This problem is taken from the game Minesweeper on Windows. The input is a static board of mines and blank locations (* and .)
The objective is to create an output file with the same game board only with the blanks replaced with a count of the adjacent count.
I think the intention of this problem was to solve a 2D array problem. Well, there's not really arrays in Python, so I used a list of lists. (Lists are pretty much arrays)
The tricky thing about this problem was thinking of a way to iterate the list and perform the calculation without writing out of bounds. Here's how I did it:
Couple things, I used list comprehensions to initialize the list of empty lists like this:
Then I could just append to the lists like this and didn't need to know the number of columns of the game board to do it.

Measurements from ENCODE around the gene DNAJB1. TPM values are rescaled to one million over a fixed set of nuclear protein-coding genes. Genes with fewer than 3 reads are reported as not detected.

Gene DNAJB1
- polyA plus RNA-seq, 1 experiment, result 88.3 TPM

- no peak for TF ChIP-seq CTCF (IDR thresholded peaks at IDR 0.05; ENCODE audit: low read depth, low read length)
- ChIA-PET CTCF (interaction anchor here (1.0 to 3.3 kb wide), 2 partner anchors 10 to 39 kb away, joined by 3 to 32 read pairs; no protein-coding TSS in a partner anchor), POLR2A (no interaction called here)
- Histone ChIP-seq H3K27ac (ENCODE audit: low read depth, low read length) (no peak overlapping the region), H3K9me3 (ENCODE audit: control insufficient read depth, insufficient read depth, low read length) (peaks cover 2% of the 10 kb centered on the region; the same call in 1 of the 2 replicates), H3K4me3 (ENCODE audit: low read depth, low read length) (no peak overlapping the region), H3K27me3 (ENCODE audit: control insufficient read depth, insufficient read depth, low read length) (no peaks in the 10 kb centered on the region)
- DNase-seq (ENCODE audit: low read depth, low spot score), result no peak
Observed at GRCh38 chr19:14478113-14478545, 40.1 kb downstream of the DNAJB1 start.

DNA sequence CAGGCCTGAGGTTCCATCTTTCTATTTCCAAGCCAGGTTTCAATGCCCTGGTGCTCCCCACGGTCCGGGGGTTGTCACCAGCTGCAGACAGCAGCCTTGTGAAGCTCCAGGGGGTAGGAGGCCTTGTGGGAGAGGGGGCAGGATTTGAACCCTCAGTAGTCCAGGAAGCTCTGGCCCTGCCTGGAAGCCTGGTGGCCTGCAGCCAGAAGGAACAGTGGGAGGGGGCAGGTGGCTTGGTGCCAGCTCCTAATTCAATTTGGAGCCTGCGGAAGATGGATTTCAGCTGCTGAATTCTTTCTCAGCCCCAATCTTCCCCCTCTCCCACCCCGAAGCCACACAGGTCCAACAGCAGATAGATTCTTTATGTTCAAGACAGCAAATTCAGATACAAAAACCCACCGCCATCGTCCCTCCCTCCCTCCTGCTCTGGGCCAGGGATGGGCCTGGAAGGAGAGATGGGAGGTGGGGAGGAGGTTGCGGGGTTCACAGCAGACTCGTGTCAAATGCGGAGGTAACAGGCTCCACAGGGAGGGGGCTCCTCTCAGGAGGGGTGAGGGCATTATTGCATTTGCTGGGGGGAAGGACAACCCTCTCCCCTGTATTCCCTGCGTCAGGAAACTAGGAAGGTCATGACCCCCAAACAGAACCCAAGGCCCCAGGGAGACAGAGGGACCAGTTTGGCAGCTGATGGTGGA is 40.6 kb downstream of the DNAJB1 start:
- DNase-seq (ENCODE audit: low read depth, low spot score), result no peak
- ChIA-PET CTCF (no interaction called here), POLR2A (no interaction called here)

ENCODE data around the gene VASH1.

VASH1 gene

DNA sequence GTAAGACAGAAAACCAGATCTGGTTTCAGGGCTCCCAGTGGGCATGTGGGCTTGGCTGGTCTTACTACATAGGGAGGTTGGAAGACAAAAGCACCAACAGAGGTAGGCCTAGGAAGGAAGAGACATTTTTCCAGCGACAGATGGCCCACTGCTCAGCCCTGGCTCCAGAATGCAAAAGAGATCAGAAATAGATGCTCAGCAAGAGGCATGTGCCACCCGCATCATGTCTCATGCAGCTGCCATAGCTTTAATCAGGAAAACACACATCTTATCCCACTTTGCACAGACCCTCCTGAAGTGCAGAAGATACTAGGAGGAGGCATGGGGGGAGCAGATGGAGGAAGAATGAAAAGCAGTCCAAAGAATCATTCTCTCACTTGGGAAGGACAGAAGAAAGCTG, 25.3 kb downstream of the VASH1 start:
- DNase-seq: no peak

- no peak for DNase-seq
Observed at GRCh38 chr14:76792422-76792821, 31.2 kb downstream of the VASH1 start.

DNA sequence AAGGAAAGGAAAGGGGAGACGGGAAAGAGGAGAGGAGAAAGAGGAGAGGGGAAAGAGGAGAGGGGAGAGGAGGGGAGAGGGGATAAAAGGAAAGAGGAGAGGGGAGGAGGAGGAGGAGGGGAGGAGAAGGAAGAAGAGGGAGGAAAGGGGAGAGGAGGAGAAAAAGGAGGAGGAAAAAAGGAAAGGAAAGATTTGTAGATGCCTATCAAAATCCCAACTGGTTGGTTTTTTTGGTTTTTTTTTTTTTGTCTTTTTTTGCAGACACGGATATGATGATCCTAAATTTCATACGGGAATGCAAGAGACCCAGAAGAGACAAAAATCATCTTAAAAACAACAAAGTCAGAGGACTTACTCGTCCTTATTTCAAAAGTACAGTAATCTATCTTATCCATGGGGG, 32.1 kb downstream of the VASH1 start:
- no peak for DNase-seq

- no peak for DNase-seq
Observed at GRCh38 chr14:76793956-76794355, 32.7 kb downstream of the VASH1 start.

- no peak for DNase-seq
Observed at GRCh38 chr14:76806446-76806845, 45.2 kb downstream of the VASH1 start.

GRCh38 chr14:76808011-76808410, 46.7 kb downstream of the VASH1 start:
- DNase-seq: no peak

This is the more Pythonic way to do this (I think). Adding the index variable and enumerate keyword allows using the lists as iterators in the for loops. You could use nested for loops with counters like i and j along with the range() function. That would look more like C++ but is not the thing. (I guess I could have skipped the elif part, but I like how this reads)
See the full code on my Github